Dyer’s ‘innovative ways’
Dyer too thought he was faced with an insurgent populace. His principal duty was to establish order and restore the authority of the government. As in the rest of the country, there had been agitations in Amritsar against the Rowlatt Act, but when Satyapal and Saifuddin Kitchlew, the main organisers, were arrested and deported from Punjab, events took an ugly turn. Crowds assembled at various points and threw stones at the troops which then fired back. Twelve people were killed. By the evening, crowds set fire to numerous public buildings, five Europeans were beaten to death and an English woman – a doctor – was left for dead though she later recovered in hospital. Two days later, Dyer arrived in Amritsar, declared all public assemblies illegal and when people gathered for the baisakhi festival at Jallianwala Bagh, decided they must be taught an exemplary lesson.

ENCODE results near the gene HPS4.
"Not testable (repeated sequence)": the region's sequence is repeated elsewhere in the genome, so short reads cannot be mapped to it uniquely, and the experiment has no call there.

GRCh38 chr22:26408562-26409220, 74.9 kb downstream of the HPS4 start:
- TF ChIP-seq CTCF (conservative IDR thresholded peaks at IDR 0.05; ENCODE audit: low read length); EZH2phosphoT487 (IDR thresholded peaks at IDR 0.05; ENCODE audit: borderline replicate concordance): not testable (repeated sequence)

Dyer too devised innovative ways to establish the authority of British arms in Punjab. Martial law was declared, summary trials were held and over a hundred people were sentenced to death, of whom 18 were hanged in public before the practice was stopped. The most common form of punishment for the violation of curfew rules was public flogging. Dyer’s most notorious innovation was the “crawling lane” – the street where Miss Sherwood, the English doctor, had been beaten. Those wishing to pass through the street, including its residents, were made to crawl on all fours, sliding on their bellies as soldiers kicked them or prodded them with their bayonets. He explained his action with a bizarre flourish of Orientalist knowledge: “The order meant that the street should be regarded as holy ground, and that, to mark this fact, no one was to traverse it except in a manner in which a place of special sanctity might naturally in the East be traversed.” Dyer was clear that his job as an army man was to create a “moral effect” throughout the province. “These were rebels and I must not treat them with gloves on. Yes, throughout the Punjab, I wanted to reduce their moral; the moral of the rebels.” (One assumes that he meant “their morale”.) He was also mindful of the need to make his actions that day have a lasting effect on the people: merely dispersing the crowd was not enough. “I could disperse them for some time, then they would all come back and laugh at me and I considered I would be making myself a fool.” What was at stake was the very authority of the Raj.